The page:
Labor Almost Always Goes Well: The Risks and Rewards of Cesarean Births

Health and medicine explained.
July 8 2014 11:48 PM

Sorry You Were Tricked Into a C-Section

What disapproving friends don’t understand about cesarean births.

Newborn
Some women request cesarean birth, possibly thinking it is safer or easier or more posh.

Photo by Shutterstock

There are two general ways to have a baby.

I mean, there are variations—forceps! hypnobirthing! epidural!—and those are almost infinite. But in general, the baby either comes out through the vagina, or it comes out through the abdomen. The second option is called cesarean birth.

Almost by definition, that option is less desirable for everyone in the delivery room. It can have adverse effects on maternal health, either immediately or long-term. And despite a widespread misapprehension that cesarean birth is “safer for the baby,” there is growing data showing that cesarean sections have disadvantages for them as well.

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You’d think any woman who has recently had major abdominal surgery and has a newborn to care for would have enough to deal with, but too often there’s more. This is what I see a fair amount of the time: A woman who has had a cesarean birth gets comments from her friends—online friends, IRL friends—mostly congratulations, but also messages of regret. Coming from everywhere are intimations that the surgery wasn’t warranted, suggestions that something underhanded occurred. Her friends and relatives point out that the cesarean birth rate in this country is too high. It can’t be the case that all of those surgeries are necessary.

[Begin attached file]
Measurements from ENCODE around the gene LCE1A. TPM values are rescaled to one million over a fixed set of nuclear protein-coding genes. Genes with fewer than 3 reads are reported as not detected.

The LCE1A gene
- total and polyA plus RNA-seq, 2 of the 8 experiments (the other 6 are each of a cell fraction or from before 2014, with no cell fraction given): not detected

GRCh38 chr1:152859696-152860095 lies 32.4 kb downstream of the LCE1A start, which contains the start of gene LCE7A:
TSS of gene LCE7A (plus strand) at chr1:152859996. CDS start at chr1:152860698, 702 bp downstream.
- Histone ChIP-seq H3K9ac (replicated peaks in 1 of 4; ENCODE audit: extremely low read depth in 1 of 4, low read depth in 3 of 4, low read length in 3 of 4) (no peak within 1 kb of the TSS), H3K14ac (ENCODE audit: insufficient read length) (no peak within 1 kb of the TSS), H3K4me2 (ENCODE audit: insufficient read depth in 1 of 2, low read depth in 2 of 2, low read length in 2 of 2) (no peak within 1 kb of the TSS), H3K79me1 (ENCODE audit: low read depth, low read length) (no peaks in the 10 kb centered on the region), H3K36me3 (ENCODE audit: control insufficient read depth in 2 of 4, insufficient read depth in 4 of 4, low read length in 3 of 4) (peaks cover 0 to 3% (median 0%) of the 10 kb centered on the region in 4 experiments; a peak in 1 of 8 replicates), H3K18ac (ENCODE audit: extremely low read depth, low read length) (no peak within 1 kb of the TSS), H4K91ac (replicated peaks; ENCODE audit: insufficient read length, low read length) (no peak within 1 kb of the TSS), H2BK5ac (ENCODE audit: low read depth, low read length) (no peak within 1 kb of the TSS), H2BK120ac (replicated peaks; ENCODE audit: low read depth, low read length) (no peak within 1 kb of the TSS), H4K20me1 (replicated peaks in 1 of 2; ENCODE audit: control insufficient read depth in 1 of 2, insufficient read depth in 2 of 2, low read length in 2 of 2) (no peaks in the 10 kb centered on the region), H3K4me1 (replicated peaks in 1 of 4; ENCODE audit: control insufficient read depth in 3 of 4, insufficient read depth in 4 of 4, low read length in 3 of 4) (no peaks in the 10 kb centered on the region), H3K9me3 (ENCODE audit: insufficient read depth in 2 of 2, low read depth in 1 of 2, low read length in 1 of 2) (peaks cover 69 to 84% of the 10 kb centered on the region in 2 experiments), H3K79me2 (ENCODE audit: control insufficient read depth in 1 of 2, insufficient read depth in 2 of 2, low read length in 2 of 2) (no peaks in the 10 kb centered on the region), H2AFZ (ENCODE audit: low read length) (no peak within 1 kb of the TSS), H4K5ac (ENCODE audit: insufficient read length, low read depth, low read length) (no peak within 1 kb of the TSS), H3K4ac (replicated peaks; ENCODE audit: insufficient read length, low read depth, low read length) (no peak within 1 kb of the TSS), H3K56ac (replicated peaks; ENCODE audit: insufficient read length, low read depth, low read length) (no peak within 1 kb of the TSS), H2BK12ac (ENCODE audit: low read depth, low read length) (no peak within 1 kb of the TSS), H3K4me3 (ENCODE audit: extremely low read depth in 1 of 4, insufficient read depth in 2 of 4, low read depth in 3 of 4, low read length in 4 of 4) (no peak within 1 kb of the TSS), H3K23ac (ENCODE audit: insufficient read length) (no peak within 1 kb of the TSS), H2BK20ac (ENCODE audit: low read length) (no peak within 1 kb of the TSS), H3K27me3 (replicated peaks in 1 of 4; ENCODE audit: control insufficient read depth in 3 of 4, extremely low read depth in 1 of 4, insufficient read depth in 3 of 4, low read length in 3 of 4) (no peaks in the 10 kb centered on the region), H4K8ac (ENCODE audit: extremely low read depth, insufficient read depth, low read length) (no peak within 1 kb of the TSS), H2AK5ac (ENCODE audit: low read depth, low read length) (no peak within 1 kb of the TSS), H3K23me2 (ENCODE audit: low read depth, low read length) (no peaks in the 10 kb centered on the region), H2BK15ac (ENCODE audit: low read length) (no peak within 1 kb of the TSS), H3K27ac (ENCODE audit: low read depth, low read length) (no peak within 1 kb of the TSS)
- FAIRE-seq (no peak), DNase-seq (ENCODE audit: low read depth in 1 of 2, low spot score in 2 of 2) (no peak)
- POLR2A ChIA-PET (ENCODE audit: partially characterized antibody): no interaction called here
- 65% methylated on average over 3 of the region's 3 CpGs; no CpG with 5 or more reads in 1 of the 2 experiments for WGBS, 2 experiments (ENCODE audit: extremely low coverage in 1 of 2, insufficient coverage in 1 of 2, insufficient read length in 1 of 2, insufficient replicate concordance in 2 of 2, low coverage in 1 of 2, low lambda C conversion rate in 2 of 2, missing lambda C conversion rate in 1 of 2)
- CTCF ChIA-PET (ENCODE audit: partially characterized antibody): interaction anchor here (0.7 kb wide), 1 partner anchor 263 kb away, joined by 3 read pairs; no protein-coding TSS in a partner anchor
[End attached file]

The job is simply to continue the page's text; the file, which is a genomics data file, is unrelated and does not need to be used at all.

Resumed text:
So her friends and relatives tell her, outright or through subtext, that she must have been snookered. She was fooled and then underwent some shady butchery. Perhaps the fate of her child was held hostage: “Something might happen to the baby,” she was told, and under these manipulations, she allowed herself to be cut. But, her friends say, it wasn’t right.

I am a doctor who takes care of pregnant women, and I have been delivering babies for a long time. I enter an operating room to do an unscheduled cesarean birth with sadness. This isn’t an appendectomy or a hernia repair; all we need to do is get a baby born and, in general, nature has given us a highly effective method for achieving that. For one reason or another—problems with the placenta, infection, bleeding, time—that method is not working today. Maybe it would have worked in another age, if a birth attendant would have waited even longer or worried less about the baby; maybe it would work today if our tolerance for any intrapartum risk were higher. I can’t argue with that. I practice within the norms and standards of my time; within those guidelines, I try to stay out of that operating room as much as I can. Here we are, though, I think as we enter the surgical suite. And I so very much wish we weren’t.